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Alexander Brome (Александр Бром)

The Prodigal


NAy perswade not, I've swore
We'l have one pottle more,
Though we run on the score,
And our credits do stretch for't;
To what end does a father
Pine his body, or rather
Damn his soul, for to gather
Such store, but that he has this fetch for't;
That we sons should be high boyes,
And make it all fly boyes,
And when he does die boyes,
Instead of a Sermon we'l sing him a catch for't.


Then hang the Dull wit
Of that white-liver'd cit,
That good-fellowes does hit
In teeth with a red-nose;
May his nose look blew,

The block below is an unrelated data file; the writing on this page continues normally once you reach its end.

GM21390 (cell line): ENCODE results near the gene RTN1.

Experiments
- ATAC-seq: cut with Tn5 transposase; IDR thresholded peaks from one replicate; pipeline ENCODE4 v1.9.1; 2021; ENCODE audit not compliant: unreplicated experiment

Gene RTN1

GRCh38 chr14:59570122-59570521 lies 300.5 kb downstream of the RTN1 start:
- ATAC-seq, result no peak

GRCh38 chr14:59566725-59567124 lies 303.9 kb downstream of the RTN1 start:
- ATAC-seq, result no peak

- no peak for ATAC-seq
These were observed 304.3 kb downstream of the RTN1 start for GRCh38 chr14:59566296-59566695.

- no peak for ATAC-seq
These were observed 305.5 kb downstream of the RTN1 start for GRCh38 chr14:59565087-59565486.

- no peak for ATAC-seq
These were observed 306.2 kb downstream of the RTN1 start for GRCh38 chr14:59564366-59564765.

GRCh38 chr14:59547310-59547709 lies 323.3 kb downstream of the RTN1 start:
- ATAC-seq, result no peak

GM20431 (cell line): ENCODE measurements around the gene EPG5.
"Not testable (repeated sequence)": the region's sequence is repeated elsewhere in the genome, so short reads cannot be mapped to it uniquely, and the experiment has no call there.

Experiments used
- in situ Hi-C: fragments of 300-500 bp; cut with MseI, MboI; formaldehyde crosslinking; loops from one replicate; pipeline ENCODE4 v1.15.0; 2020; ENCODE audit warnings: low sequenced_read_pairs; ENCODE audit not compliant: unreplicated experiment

Or any dreadfuller hew,
That may speak him untrue,
And disloyal unto the headnose;
'Tis the scarlet that graces,
And sets out our faces,
And that nature base is,
That esteems not a Copper-nose, more than a Lead-nose.


All the world keeps a round,
First our Fathers abound
In wealth and buy ground,
And then leave it behind 'um:
We're straight put in black,
Where we mourn and drink Sack,
And do t'other knack,
While they sleep in their graves we ne'r mind um:
Thus we scatter the store,
As they rak'd it before;
And as for the poor,
We enrich them as fast as our fathers did grind 'um.

Alexander Brome's other poems:
  1. The Safe Estate
  2. Against Corrupted Sack
  3. To his Mistress (WHy dost thou frown my dear, on me?)
  4. The Hard Heart
  5. The Prisoners

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